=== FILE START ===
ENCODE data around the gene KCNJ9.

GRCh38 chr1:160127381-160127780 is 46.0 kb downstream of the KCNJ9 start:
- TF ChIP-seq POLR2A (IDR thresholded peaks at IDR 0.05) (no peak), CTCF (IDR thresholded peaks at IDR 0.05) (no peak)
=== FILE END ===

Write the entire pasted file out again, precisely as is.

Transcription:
ENCODE data around the gene KCNJ9.

GRCh38 chr1:160127381-160127780 is 46.0 kb downstream of the KCNJ9 start:
- TF ChIP-seq POLR2A (IDR thresholded peaks at IDR 0.05) (no peak), CTCF (IDR thresholded peaks at IDR 0.05) (no peak)